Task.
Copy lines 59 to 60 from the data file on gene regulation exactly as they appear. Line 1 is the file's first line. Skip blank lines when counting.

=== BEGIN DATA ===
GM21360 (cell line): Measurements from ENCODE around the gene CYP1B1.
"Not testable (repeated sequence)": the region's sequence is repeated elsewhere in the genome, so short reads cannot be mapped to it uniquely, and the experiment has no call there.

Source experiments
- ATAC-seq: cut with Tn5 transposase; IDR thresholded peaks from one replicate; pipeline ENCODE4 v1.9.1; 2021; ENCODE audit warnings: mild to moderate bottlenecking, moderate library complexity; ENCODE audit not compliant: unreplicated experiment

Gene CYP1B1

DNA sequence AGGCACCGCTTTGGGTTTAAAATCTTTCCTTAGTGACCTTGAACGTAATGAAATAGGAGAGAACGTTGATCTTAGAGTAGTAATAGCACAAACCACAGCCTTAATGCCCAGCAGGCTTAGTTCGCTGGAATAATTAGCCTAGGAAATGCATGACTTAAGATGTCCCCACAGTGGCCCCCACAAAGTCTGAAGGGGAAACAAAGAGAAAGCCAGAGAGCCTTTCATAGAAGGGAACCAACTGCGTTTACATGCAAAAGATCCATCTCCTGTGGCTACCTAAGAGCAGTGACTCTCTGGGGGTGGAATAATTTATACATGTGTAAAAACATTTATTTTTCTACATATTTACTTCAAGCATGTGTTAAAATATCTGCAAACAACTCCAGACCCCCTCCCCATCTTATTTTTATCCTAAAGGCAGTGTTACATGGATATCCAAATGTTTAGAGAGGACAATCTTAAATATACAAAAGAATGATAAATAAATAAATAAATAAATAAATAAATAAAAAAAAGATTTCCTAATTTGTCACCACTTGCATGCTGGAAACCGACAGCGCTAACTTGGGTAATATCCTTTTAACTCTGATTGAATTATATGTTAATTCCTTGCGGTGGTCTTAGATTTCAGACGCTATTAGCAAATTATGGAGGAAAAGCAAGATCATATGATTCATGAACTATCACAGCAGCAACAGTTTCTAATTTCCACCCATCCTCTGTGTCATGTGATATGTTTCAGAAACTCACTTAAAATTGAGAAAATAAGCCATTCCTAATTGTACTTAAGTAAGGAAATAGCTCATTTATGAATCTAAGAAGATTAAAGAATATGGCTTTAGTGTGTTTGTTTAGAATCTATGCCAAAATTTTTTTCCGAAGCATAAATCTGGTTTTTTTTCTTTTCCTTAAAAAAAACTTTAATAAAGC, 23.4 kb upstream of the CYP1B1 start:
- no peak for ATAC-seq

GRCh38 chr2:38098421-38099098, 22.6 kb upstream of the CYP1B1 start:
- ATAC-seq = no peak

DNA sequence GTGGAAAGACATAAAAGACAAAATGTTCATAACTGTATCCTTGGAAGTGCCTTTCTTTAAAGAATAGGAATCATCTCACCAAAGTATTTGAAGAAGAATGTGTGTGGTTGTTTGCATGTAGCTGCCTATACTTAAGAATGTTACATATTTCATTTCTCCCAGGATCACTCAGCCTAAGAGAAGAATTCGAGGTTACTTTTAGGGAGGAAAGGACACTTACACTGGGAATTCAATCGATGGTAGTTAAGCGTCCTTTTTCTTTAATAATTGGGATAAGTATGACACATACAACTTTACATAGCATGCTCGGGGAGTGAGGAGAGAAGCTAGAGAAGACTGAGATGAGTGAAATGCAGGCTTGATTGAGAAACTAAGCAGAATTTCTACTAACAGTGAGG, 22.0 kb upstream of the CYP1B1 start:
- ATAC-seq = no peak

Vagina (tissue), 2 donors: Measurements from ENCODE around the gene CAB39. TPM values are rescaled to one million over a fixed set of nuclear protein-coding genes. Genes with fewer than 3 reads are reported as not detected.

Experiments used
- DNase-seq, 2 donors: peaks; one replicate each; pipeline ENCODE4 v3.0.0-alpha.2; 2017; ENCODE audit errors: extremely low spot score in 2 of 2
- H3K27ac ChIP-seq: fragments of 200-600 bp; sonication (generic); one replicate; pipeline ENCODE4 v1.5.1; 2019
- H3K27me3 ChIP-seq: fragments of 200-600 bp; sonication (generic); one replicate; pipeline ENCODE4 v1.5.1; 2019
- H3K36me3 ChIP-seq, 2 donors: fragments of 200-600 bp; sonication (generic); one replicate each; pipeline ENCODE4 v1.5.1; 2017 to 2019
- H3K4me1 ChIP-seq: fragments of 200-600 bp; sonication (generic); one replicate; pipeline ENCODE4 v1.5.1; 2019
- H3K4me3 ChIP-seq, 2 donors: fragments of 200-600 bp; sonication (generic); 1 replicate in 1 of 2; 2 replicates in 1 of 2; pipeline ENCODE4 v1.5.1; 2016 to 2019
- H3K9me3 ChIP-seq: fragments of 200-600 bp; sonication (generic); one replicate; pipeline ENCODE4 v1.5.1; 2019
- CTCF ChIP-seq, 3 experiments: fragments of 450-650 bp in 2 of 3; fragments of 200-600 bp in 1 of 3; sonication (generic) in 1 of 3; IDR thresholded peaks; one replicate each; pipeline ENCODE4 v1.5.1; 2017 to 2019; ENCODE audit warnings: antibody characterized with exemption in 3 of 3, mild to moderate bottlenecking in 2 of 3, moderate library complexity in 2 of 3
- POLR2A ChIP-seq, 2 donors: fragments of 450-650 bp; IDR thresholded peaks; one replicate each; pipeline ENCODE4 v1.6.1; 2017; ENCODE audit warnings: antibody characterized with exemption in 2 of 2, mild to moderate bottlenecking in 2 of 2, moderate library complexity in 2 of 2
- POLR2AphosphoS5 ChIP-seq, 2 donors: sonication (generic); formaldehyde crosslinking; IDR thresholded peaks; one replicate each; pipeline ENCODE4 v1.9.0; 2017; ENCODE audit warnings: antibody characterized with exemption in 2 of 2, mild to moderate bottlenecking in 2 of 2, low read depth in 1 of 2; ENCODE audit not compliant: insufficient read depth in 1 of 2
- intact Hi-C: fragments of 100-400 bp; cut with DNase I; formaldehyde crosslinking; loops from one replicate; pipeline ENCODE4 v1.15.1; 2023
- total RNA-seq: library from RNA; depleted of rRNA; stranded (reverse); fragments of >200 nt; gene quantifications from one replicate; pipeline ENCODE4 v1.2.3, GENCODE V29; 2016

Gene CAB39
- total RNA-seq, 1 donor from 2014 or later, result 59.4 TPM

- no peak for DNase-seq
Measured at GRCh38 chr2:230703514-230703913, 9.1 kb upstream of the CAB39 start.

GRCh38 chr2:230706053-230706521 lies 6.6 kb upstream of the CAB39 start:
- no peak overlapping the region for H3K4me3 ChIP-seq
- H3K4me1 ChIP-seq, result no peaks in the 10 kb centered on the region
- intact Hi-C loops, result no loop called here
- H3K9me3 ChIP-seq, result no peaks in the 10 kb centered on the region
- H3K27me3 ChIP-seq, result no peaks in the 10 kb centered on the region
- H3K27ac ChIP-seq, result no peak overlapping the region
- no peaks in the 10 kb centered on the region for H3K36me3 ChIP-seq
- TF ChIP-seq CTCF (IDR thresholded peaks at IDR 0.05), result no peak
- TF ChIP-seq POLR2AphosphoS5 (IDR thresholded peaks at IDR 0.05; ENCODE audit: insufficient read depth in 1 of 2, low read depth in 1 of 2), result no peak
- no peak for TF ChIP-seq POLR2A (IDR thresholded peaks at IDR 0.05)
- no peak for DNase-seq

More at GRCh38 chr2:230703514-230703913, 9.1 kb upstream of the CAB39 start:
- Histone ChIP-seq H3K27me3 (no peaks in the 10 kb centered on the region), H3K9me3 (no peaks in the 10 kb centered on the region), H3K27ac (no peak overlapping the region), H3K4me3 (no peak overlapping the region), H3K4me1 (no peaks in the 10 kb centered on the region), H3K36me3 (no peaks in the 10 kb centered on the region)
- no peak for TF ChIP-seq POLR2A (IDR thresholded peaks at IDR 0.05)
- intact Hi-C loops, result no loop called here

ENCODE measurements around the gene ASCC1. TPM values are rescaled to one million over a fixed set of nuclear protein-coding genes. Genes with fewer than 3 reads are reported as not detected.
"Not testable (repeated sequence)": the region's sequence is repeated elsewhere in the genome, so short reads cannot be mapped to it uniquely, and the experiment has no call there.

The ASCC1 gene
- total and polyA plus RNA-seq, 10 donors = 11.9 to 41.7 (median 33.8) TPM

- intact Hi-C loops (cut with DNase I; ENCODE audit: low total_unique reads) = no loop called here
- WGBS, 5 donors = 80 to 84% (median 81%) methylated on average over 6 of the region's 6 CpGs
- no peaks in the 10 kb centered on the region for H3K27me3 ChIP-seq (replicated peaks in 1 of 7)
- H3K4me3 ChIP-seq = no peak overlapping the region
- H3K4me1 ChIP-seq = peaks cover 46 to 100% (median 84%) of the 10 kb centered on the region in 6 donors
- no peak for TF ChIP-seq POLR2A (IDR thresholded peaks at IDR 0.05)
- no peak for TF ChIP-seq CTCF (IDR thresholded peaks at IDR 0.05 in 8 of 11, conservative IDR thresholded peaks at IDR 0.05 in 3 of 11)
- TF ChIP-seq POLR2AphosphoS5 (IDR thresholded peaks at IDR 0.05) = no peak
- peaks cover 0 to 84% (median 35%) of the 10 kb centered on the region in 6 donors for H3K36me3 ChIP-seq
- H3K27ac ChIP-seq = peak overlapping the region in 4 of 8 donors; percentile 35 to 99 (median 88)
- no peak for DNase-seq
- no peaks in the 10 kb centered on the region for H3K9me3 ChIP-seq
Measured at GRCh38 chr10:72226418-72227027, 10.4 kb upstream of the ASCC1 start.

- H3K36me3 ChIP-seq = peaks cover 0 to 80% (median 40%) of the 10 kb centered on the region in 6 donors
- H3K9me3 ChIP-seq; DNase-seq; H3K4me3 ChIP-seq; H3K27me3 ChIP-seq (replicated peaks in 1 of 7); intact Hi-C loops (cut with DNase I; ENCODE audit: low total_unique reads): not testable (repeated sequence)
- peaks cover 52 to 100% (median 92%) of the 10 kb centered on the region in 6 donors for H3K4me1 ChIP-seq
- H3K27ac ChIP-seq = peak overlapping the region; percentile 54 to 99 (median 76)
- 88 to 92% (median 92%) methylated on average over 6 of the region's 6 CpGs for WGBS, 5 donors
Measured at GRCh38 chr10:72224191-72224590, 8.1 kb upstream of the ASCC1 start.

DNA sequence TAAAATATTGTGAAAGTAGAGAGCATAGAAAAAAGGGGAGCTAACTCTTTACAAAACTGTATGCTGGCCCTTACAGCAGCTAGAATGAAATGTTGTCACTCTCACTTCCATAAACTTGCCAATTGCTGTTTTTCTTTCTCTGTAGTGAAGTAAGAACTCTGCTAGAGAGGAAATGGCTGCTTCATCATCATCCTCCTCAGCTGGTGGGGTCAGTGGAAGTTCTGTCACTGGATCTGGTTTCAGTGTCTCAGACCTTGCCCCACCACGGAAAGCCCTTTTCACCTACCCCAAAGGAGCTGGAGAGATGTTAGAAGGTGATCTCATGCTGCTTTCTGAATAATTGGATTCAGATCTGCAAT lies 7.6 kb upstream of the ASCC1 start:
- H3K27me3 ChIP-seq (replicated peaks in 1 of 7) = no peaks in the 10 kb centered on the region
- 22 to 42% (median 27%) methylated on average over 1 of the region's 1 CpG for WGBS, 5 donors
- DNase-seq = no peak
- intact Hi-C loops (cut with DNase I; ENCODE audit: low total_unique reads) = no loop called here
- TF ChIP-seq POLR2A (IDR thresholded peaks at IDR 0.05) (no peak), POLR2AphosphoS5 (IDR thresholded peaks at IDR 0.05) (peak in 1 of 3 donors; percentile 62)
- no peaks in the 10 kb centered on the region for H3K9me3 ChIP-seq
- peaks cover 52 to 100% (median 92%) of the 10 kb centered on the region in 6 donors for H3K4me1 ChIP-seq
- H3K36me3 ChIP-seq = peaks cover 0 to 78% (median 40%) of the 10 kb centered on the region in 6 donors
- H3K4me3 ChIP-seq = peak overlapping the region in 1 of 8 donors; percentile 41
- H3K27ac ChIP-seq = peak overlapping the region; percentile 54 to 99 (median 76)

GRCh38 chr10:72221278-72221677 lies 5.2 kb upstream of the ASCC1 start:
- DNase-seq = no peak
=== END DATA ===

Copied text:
- H3K27ac ChIP-seq = peak overlapping the region in 4 of 8 donors; percentile 35 to 99 (median 88)
- no peak for DNase-seq